The Dust Bowl and The Great Depression: Critical Analysis of Interconnection

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American journalist and writer, John Steinbeck wrote a series of short articles for TSF news identifying vital affairs concerning the migrant workers/“new gypsies” and their backgrounds in California. Recognized together, as “The Harvest Gypsies”, the seven articles were all gathered into a nonfiction book later on. These articles helped illustrate how California - more specifically the United States government - had left behind hundreds of thousands of workers whose lives had been ravaged by the Dust Bowl and the Great Depression. These previously middle-class individuals were left with no other option, but to leave their previous homes in search of better opportunities elsewhere, and this was found in California. Even more, large-scale, corporate farms ill-treated these workers for their greatest profit. With the help of Tom Collins, a manager of a federal labor camp for migrant workers in California, these two men revealed the conditions not only in the federal labor camp that Collins managed, but also in the informal squatters’ settlement located throughout the Central Valley. They both had the same views regarding the rights of workers in their need for humane working conditions, need to support their family, and ultimately, to live with dignity.

Article 1 describes the continuous movement of migrants as they chased the crops ready all around the state. The migrants didn’t have anything, they were called names, and were excluded from everything, despite their services being called upon continuously by many industries. Steinbeck mentioned, 'The migrants are needed, and they are hated. […] They are never received into a community nor into the life of a community. Wanderers in fact, they are never allowed to feel at home in the communities that demand their services”.

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Article 2 was the most moving/heartfelt article written detailing the difficult life migrants have in places known as squatter's camps and the atrocious working conditions they have to put up with. Steinbeck recalled on the fall of migrant life as poverty and hunger started winning. kept increasing. He emphasized how the longer they remain in their current state, the further they cave into inhumanity; which is the result of an absolute loss of their dignity. Three families that migrated, each getting worse than the last further amplified his argument.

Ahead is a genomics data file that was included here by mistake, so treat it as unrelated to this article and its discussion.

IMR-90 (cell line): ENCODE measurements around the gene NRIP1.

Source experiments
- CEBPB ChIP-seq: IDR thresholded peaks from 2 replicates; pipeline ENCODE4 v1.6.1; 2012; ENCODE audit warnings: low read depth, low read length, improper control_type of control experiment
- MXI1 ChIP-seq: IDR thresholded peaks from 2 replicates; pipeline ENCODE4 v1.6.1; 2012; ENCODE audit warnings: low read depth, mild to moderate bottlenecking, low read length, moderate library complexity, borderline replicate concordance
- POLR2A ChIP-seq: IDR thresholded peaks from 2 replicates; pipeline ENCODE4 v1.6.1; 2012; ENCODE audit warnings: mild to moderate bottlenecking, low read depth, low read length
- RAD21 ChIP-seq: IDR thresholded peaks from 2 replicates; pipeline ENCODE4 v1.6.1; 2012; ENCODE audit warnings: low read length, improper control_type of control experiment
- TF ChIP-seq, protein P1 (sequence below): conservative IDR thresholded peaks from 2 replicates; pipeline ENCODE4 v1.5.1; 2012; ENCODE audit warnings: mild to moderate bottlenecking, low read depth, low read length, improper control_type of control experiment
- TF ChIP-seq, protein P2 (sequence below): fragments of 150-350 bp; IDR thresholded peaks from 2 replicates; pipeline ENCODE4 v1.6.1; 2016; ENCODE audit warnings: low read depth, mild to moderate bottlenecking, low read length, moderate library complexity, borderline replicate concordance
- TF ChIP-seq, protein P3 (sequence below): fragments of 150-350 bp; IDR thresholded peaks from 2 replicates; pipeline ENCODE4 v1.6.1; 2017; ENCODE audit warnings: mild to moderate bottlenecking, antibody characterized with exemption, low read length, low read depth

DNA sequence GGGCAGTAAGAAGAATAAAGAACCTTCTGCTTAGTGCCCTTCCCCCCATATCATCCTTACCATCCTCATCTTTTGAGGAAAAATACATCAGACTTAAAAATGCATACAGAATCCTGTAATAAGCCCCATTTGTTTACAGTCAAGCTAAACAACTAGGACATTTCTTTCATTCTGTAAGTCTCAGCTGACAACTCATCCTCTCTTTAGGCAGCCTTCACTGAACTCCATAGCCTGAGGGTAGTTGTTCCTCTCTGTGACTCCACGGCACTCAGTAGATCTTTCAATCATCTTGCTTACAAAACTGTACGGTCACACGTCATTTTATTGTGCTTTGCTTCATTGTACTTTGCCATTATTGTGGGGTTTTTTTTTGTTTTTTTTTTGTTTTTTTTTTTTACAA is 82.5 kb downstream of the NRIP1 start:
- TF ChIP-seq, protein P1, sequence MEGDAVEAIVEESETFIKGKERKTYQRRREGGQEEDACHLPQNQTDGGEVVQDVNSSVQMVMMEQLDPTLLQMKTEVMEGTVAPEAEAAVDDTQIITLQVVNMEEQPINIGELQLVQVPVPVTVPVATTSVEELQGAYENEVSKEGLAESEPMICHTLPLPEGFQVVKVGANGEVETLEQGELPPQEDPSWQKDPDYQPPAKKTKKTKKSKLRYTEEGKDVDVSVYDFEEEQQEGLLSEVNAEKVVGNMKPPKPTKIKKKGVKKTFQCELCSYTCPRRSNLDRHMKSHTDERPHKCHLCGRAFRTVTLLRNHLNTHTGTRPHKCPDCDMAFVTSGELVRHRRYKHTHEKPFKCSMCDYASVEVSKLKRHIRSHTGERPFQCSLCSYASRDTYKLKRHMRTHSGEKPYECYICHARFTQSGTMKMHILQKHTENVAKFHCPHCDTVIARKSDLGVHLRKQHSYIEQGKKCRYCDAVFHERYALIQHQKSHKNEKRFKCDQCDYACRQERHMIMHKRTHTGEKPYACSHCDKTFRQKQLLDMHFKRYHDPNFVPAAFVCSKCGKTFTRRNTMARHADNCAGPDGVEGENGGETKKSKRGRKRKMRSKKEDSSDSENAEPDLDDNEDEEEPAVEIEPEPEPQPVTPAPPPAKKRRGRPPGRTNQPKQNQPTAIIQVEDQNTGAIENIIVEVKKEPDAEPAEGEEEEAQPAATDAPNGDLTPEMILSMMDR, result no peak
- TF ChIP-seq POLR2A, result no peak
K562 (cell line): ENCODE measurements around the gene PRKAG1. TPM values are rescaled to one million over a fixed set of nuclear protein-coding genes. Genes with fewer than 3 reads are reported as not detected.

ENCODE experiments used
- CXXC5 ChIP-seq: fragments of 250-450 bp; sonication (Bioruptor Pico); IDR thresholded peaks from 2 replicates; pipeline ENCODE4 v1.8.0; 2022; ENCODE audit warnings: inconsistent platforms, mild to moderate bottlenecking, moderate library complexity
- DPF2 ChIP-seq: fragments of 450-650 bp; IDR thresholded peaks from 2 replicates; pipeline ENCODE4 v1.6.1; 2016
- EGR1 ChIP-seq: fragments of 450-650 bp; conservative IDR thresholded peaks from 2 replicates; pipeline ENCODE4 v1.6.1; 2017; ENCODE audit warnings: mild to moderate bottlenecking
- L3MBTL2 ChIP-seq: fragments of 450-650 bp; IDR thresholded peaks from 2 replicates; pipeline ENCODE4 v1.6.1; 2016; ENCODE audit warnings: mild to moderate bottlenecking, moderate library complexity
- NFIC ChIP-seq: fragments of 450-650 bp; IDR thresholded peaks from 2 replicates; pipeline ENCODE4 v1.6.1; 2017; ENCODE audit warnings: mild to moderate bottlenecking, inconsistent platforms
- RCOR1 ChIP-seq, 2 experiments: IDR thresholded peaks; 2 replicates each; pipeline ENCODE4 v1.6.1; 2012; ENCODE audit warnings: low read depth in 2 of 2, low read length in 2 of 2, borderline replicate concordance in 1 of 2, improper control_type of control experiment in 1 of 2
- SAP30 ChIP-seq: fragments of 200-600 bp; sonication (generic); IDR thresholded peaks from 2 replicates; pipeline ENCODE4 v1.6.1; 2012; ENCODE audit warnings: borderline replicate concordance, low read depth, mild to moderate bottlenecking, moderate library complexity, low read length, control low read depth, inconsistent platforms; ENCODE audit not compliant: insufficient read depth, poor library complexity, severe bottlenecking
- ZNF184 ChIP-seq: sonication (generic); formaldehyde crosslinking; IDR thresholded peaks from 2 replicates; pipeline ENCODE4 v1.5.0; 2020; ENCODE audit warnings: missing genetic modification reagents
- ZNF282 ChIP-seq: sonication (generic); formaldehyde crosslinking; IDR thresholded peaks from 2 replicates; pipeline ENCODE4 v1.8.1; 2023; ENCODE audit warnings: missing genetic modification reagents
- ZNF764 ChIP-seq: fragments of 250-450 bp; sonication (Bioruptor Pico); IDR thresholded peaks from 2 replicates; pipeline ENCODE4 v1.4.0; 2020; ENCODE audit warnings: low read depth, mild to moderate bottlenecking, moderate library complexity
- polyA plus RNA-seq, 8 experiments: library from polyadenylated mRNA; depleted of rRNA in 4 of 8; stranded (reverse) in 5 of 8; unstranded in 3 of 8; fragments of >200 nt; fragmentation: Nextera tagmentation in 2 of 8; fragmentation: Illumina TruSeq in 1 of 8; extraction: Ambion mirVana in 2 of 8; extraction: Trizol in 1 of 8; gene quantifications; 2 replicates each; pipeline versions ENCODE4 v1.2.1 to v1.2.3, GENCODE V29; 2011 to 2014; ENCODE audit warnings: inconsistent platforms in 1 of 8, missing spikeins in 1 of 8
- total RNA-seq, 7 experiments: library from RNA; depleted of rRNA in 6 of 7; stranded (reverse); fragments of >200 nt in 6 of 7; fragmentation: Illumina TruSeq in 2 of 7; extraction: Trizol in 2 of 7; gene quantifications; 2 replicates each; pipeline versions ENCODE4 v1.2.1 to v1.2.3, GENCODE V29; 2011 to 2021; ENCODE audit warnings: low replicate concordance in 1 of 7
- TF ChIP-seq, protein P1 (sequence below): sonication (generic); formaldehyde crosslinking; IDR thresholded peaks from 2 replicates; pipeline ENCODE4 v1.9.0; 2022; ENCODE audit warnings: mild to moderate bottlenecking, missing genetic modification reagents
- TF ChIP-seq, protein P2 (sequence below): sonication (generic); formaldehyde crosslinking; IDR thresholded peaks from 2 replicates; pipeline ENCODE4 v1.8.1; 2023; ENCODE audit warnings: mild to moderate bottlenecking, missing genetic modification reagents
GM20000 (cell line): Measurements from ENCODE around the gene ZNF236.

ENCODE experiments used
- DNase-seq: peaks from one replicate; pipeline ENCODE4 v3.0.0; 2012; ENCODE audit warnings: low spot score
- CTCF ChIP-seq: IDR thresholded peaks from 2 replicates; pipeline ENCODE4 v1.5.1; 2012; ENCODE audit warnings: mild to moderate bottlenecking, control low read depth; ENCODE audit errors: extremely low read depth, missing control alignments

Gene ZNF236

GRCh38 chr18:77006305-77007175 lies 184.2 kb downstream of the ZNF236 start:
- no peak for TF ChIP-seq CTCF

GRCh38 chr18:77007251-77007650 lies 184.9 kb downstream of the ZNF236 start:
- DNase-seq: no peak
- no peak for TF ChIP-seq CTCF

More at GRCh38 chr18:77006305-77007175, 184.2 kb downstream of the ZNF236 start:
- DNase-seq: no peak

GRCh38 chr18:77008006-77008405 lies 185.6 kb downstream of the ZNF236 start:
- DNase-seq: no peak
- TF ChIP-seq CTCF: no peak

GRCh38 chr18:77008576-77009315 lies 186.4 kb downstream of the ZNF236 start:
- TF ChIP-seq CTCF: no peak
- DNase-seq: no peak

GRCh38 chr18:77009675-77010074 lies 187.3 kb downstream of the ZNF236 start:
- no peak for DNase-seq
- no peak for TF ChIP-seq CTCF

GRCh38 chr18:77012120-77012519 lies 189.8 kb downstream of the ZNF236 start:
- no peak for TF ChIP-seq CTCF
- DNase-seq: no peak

Article 3 was about the connection between small farmers and the migrant workers. The small farmers sympathized with the migrants because they realize that could happen to them. They treated each other kindly and small farm owners wanted to rally behind on protests to defend them.

Article 4 brought up the experimental camps being stationed for these workers and how successful they turned out to be without outside supervision, just managers, and different department heads. Steinbeck argued for more camps being set up.

Article 5 examined the typical experience a migrant receives when attempting to receive any form of help from the current community or government. Because they move around the clock, migrants don’t have a permanent residency and therefore, lack benefits, and therefore suffer as a whole.

Article 6 mentioned the foreign migrants being brought in; being able to survive on small wages, which endangered white laborers causing the foreign migrants to be deported swiftly.

Article 7, the final article, Steinbeck gave feedback on ways people could carry out the affairs of migrant workers. They were here to stay and prosper.

Robin A. Fanslow wrote an article for the American Folklife Center that was made into a collection of voices from the dust bowl; The Migrant Experience. The article mentions the background of the migrant families and the way they lost their money/land. “Voices from the Dust Bowl illustrates certain universals of human experience: the trauma of dislocation from one's roots and homeplace; the tenacity of a community's shared culture; and the solidarity within and friction among folk groups”. As the world war carried on, many joined, and the rest soaked up the fresh farm opportunities made available.

In the larger scope of our course, the articles written, relate to the Great Depression because the Dust Bowl worsened it, and the Dust Bowl is the reason why there were migrant families which eventually led to the New Deal. The Dust bowl amplified the economic clash of the Great Depression and led many on an anguished migration in their search for humane conditions and work. .The drought-stricken plains swept the region, causing devastation for people and their livestock that was destroyed. The natural disaster along with great dust storms left people no choice, but to seek opportunities elsewhere. Steinbeck referred to banks as monsters because people were struggling to hang on to the very little they had and once the banks started failing, they started to take back the land they owned so that they could sell it and make a profit which evidently caused people to lose everything. The new deal was brought into play later with three goals: relief, recovery, and reform attempts. The New Deal helped people in the United States; it helped them flourish.

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